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Josie Brumfield at Oct 08, 2018 10:13 AM

429

CHILE.

[killed a great number of the inhabitants, and at-
tacked the vessels at anchor in the harbour, on
board of which many had taken refuge, who only
effected their escape by immediately settingsail.
After this he returned in triumph to join Millacal-
quin, one of liis officers, to whom he had entrusted
tJie guard of the Biobio, with a booty of 2,000,000
of dollars, all the cannon, and upwards of 400 pri-
soners.

43. Expedition of the Dutch. — Ten days after
the destruction of Valdivia, Colonel Francisco
Campo arrived there from Peru with a reinforce-
ment of 300 men ; but finding it in ashes, he en-
deavoured, though ineffectually, to introduce those
succours into the cities of Osorno, Villarica, and
Imperial. Amidst so many misfortunes, an expe-
dition of five ships of war from Holland arrived in
1600 upon the coast of Chile, which plundered the
island of Chiloe, and put the Spanish garrison to
the sword. Nevertheless, the crew of the commo-
dore having landed in the litjLle island of 'i'aica
or Santa Maria, was repulsed with the loss of 23
of their men, by the Araucanians wlio dwelt there,
and who probably supposed them to lie Spaniards.
After a siege of two years and 11 months, Villa-
rica, a very populous and opulent city, fell at
length, in 1602, into the hands of the Araucanians.
A similar late, after a short interval, was experi-
enced by Imperial, the metropolis of the s. colo-
nies ; indeed, this city would have fallen some
months before, liad not its fate been protracted by
the courage of a Spanish heroine, called Ines ^igui-
Icra. This lady perceiving the garrison to be dis-
couraged, and on the point of capitulating, dis-
suaded them from surrendering, and directed all
the operations in person, until a favourable oppor-
tunity })resenting itself, she escaped by sea Avith
the bishop and a great part of the inhabitants.
She had lost eluringthe siege her husband and bro-
ther, and her valour was rewarded by the king
with an annual pension of 2000 dollars.

44. All the Spanish settlements destroyed. —
Osorno, a city not less rich and populous than the
preceding, Avas not able much longer to resist the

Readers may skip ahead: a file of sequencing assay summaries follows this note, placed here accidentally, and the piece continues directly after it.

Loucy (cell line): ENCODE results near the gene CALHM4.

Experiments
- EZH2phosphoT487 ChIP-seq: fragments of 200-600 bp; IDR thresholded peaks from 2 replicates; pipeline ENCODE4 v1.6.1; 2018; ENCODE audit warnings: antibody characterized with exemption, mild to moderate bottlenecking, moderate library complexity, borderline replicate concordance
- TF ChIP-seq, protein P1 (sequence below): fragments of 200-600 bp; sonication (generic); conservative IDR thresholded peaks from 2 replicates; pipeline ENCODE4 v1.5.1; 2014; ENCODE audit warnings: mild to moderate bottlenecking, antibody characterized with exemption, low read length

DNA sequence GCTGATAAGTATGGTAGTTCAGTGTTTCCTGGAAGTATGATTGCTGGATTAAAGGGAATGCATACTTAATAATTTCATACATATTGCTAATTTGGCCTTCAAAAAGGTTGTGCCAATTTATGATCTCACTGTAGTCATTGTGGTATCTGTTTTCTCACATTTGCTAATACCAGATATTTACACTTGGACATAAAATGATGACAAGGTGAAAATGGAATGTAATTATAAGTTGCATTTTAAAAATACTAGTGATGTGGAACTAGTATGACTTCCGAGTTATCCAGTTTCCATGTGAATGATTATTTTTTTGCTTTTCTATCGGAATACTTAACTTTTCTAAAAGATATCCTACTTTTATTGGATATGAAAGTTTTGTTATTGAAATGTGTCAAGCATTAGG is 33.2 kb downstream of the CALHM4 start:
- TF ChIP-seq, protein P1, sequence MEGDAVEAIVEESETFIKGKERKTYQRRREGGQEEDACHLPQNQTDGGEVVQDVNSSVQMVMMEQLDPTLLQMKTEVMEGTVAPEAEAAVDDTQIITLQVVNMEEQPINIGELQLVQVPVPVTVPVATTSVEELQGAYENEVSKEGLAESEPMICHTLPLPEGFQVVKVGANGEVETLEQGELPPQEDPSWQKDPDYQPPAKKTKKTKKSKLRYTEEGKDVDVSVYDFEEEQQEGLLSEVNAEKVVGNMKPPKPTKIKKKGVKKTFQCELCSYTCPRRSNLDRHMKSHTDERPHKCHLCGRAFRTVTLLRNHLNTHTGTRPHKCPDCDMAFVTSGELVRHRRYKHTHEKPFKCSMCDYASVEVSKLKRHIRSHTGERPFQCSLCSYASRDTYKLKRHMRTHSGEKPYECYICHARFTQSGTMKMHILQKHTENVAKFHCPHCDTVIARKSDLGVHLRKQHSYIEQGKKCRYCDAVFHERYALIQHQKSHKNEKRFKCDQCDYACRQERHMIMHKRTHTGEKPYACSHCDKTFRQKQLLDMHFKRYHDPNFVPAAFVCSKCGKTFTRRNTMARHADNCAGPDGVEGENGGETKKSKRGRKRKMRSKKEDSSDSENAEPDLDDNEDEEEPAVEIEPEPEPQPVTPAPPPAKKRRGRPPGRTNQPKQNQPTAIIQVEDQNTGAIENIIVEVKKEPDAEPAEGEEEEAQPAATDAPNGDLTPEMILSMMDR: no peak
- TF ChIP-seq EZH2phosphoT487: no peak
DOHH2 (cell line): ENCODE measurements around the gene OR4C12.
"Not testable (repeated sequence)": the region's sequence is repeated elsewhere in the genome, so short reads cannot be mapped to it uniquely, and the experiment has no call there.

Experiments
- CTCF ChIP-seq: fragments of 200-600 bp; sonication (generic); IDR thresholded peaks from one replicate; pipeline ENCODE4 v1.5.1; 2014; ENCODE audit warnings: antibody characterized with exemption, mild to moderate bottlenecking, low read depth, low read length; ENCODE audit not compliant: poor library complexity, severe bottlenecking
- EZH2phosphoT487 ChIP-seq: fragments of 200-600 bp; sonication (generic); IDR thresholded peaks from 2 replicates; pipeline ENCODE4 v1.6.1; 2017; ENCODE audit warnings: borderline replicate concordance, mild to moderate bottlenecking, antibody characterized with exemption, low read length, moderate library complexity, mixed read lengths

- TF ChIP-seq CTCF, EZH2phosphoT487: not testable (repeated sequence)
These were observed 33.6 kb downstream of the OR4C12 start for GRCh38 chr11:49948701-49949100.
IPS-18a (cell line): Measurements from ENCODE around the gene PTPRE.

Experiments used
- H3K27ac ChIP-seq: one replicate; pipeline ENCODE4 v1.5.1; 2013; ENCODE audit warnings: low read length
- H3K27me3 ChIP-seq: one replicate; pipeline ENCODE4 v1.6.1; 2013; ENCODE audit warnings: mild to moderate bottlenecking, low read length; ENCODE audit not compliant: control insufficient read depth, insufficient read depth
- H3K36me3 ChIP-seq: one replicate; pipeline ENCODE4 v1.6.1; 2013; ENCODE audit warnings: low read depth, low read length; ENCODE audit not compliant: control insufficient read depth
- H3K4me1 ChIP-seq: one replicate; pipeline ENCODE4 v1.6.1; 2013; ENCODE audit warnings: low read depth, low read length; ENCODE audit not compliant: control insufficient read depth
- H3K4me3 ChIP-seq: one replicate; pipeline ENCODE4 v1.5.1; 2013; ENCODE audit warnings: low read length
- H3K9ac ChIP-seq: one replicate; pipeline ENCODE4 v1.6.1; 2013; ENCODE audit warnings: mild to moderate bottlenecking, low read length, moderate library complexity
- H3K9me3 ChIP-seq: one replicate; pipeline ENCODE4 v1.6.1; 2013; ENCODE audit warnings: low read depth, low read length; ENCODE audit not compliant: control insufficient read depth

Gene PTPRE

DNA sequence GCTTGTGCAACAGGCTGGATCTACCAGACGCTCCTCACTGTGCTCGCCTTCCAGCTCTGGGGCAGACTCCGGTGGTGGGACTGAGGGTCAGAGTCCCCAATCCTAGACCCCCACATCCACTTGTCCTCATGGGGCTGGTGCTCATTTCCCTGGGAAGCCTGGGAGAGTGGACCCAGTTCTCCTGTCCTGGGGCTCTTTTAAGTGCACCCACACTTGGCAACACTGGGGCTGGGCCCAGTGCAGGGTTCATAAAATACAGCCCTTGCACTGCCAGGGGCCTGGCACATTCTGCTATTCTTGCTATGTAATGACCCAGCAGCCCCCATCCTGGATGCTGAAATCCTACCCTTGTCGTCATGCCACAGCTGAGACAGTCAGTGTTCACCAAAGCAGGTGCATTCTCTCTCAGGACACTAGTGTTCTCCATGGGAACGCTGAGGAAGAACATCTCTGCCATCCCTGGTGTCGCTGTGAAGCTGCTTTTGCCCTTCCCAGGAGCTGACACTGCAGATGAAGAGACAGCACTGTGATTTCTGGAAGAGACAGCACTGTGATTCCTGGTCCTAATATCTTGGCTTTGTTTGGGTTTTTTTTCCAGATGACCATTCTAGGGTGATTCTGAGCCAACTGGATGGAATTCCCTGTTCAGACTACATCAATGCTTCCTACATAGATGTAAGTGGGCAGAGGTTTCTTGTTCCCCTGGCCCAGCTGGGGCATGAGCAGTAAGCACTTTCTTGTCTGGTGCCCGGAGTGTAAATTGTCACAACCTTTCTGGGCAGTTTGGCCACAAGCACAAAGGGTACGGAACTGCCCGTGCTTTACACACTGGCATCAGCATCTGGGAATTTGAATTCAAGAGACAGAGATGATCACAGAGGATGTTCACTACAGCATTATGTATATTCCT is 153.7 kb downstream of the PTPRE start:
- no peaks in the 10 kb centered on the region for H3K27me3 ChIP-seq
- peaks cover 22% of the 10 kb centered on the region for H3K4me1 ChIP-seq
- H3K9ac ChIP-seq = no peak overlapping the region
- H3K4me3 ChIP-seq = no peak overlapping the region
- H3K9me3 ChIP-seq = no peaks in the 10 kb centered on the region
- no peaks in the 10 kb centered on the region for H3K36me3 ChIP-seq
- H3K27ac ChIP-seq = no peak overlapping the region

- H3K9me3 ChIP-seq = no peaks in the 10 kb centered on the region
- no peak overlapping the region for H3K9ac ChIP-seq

fate that aAvaited it. It tell under the violent ef-
forts of the besiegers, Avho, freed from their atten-
tion to the others, Avere able to bring their Avhole
force against it. Thus, in a period of tittle more
than three years, Averc destroyed all the settlements
which V^aldivia and his successors had established
and preserved at the expence of so much blood, in
the extensive country betAveen the Biobio and the
Archipelago of Chiloe, none of Avhich have been
since rebuilt, as Avhat is at present called Valdivia
is no more than a fort or garrison. The sufferings

of the besieged were great, and can scarcely be ex-
ceeded by those endured in the most celebrated
sieges recorded in history. They Avere compelled
to subsist on the most loathsome food, and a piece
of boiled leather was considered a sumptuous re-
past by the voluptuous inhabitants of Villarica and
Osorno. The cities that Avere taken Avere de-
stroyed in such a manner, that at present few ves-
tiges of them remain, and those ruins are regarded
by the natives as objects of detestation. Although
great numbers of the citizens perished in the de-
fence of their walls, the prisoners of all ranks and
sexes Avere so numerous, that there was scarcely an
Araucanian family who had not one to its share.
The women were taken into the seraglios of their
conquerors. Husbands were, however, permitted
for the most part to retain their Avives, and the un-
married to espouse the women of the country ; and
it is not a little remarkable that ihe Mustees, or
offspring of these singular marriages, became in the
subsequent wars the most terrible enemies of the
Spanish name. The ransom and exchange of pri-
soners was also permitted. By this means many
escaped from captivity. Some, however, induced
by the love of their children, preferred to remain
with their captors during their lives ; others, who
acquired the affection of the people, by their plea-
sing manners or their skill in the arts, established
themselves advantageously in the country. Among
the latter were Don Basilio Roxas and Don An-
tonio Bascugnan, both of noble birth, who acquired
high reputation among the natives, and have left
interesting memoirs of the transactions of their own
times. But those who fell into brutal hands had
much to suffer. Paillamachu did not long enjoy
the applause of his countrymen : lie died at the
end of the year 1603, and Avas succeeded by Hu-
necura. In consequence of the disasters the Spa-
niards encountered during the reign of the last
mentioned toqui, and under the second govern-
ment of Garcia Ramon, in 1608, the court of Spain
issued orders, that hereafter there should con-
stantly be maintained on the Araucanian frontier a
body of 2000 regular troops, for Avhosc support an
appropriation of 292,279 dollars annually Avas made
in the treasury' of Peru.

45. Court of audience re-estahlished. — On the
8th of September in the folloAving year, the royal
court of audience, Avhich had been suppressed for
34 years, Avas again established, though not in its
ancient situation, but in the city of St. Jago, to
the great satisfaction of the inhabitants ; since
which period it has continued to exist Avith a high
reputation for justice and integrity. According to
the royal decree establishing the court of audience,"!


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